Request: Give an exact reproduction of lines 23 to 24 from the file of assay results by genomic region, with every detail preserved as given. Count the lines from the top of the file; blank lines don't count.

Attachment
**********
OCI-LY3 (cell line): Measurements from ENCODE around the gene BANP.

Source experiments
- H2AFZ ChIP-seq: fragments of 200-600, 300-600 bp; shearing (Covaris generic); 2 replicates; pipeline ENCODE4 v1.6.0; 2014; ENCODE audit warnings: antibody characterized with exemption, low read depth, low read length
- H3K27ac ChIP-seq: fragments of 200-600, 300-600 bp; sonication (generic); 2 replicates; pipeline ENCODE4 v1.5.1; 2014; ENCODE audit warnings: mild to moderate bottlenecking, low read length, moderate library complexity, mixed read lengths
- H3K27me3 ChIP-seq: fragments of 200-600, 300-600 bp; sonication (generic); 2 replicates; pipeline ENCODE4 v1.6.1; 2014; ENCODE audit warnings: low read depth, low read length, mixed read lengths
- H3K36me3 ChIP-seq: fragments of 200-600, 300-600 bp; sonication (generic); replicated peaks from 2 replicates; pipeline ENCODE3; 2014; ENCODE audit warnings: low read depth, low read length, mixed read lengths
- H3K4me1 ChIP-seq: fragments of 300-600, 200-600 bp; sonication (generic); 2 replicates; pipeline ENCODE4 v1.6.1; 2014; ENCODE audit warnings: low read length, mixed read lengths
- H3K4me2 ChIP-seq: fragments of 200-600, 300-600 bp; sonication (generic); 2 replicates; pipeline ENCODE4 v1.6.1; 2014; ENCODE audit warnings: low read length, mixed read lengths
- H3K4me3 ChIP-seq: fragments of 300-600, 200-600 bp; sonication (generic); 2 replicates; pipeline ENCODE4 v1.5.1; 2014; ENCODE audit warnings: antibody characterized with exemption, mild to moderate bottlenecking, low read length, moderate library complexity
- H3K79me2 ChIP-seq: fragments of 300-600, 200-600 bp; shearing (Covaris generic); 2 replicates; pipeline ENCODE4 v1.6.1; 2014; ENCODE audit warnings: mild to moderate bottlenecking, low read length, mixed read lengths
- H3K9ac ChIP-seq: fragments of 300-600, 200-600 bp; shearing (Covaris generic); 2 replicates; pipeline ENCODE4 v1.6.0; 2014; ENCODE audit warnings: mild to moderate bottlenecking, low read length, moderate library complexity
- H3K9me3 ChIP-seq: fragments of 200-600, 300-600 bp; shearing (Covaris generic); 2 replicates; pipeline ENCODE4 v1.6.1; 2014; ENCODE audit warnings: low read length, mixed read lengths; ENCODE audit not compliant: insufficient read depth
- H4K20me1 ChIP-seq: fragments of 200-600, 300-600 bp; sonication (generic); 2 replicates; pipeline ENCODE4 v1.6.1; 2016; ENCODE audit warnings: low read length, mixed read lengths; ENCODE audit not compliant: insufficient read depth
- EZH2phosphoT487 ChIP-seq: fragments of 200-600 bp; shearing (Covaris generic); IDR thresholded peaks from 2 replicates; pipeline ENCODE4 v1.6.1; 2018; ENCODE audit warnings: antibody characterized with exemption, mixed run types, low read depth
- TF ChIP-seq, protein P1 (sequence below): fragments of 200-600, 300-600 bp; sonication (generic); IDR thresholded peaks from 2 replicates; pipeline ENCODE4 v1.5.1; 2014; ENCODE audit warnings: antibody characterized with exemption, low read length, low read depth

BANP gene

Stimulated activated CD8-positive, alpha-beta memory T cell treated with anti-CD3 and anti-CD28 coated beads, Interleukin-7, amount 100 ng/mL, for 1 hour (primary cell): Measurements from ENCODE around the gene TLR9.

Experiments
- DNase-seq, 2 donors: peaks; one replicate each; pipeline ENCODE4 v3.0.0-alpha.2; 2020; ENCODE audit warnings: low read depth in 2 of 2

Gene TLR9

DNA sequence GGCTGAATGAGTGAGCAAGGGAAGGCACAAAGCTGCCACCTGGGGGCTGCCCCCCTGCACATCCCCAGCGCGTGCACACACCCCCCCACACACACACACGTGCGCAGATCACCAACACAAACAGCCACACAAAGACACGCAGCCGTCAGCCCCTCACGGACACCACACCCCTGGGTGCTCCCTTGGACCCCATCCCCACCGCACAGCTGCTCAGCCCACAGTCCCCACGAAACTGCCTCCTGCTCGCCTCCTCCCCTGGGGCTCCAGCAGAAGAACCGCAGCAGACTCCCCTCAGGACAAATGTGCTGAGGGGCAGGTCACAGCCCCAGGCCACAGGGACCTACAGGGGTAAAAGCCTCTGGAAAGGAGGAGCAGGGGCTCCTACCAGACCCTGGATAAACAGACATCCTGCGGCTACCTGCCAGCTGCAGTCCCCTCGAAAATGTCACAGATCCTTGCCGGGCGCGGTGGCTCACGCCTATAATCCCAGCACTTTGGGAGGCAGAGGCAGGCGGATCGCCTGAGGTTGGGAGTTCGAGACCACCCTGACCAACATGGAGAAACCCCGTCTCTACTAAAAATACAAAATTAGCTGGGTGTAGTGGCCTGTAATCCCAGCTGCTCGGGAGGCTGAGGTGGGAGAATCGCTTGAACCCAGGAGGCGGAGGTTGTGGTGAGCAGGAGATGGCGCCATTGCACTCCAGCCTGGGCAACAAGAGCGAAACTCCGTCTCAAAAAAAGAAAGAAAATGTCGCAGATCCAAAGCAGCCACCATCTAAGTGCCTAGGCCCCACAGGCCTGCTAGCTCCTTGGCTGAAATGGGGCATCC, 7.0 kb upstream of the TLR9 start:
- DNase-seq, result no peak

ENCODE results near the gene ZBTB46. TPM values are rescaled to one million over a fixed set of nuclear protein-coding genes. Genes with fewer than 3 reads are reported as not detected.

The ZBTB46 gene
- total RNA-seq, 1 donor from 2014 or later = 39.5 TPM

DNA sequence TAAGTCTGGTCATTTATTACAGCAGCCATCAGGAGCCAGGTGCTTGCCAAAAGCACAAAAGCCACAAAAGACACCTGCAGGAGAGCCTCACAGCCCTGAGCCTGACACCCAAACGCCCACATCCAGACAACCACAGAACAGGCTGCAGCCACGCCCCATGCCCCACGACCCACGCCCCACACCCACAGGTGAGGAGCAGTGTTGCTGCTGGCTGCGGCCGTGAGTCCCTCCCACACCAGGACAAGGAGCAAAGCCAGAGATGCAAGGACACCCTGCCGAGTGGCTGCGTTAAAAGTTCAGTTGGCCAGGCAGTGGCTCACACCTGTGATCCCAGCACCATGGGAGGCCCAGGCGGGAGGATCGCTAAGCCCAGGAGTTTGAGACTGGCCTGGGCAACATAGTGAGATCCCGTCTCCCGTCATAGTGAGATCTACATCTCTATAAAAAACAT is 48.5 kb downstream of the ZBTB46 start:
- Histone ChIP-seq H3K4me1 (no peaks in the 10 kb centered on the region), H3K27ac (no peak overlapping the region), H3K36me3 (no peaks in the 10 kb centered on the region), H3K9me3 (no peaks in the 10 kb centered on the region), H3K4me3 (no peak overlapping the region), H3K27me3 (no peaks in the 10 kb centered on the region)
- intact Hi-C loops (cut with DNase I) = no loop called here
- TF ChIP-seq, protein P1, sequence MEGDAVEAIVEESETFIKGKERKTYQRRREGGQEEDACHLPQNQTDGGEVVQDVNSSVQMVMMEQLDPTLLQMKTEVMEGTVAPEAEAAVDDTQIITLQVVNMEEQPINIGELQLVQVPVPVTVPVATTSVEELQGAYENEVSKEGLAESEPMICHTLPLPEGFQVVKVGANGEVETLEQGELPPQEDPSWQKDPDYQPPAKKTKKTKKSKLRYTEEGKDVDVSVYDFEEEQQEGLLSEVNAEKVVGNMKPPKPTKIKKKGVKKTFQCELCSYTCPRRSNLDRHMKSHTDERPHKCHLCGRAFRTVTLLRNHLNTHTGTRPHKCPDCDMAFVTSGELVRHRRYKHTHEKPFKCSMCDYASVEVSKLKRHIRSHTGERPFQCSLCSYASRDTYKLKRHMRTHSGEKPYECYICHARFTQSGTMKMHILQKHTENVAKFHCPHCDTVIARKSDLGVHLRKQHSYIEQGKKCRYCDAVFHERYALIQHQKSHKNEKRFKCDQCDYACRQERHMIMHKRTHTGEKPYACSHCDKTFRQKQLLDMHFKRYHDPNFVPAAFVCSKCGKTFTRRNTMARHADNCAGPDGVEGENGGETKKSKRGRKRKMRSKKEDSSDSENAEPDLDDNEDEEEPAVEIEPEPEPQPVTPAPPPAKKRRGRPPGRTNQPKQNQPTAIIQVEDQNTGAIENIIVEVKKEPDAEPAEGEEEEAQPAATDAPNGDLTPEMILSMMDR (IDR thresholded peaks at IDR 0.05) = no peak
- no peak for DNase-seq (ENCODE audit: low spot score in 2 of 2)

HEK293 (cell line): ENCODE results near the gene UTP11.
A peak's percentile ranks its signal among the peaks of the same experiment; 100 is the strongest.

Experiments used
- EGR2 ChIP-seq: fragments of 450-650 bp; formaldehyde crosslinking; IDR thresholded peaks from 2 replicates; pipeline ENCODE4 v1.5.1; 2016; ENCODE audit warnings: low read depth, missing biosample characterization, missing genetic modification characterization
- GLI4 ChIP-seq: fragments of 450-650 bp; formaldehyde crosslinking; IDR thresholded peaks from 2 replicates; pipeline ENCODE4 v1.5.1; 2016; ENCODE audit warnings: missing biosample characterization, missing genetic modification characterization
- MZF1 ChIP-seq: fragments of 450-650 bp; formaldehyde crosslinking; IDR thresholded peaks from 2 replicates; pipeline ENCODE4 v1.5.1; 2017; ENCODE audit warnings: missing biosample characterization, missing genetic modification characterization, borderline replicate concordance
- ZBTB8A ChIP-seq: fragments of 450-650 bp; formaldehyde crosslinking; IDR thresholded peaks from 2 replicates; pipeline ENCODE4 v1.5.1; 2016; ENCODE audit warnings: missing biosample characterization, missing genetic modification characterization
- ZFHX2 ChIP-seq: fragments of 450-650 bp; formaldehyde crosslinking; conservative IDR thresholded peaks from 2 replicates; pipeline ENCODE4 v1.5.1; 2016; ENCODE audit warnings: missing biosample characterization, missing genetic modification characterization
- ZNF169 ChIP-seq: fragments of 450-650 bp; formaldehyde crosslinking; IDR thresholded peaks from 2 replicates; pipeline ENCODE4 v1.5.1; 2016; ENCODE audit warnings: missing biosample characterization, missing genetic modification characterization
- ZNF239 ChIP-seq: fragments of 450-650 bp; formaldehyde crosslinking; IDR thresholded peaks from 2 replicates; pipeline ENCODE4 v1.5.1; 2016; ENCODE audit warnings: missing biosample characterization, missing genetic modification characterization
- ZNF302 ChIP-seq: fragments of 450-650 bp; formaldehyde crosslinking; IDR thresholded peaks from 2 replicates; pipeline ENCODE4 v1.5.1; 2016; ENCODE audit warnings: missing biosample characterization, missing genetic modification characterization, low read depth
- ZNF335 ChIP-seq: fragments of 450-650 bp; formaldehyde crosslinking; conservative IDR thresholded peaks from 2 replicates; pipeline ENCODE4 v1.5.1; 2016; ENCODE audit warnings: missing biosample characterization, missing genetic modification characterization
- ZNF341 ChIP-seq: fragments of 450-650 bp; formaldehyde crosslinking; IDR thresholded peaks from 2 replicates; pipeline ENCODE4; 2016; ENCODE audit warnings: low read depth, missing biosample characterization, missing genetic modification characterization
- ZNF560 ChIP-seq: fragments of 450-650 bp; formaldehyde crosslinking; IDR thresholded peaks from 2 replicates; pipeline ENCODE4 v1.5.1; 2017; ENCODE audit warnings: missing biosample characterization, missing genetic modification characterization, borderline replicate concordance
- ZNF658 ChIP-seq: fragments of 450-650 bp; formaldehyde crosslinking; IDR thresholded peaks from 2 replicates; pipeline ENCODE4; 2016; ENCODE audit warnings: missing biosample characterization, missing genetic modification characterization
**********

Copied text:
ENCODE results near the gene ZBTB46. TPM values are rescaled to one million over a fixed set of nuclear protein-coding genes. Genes with fewer than 3 reads are reported as not detected.

The ZBTB46 gene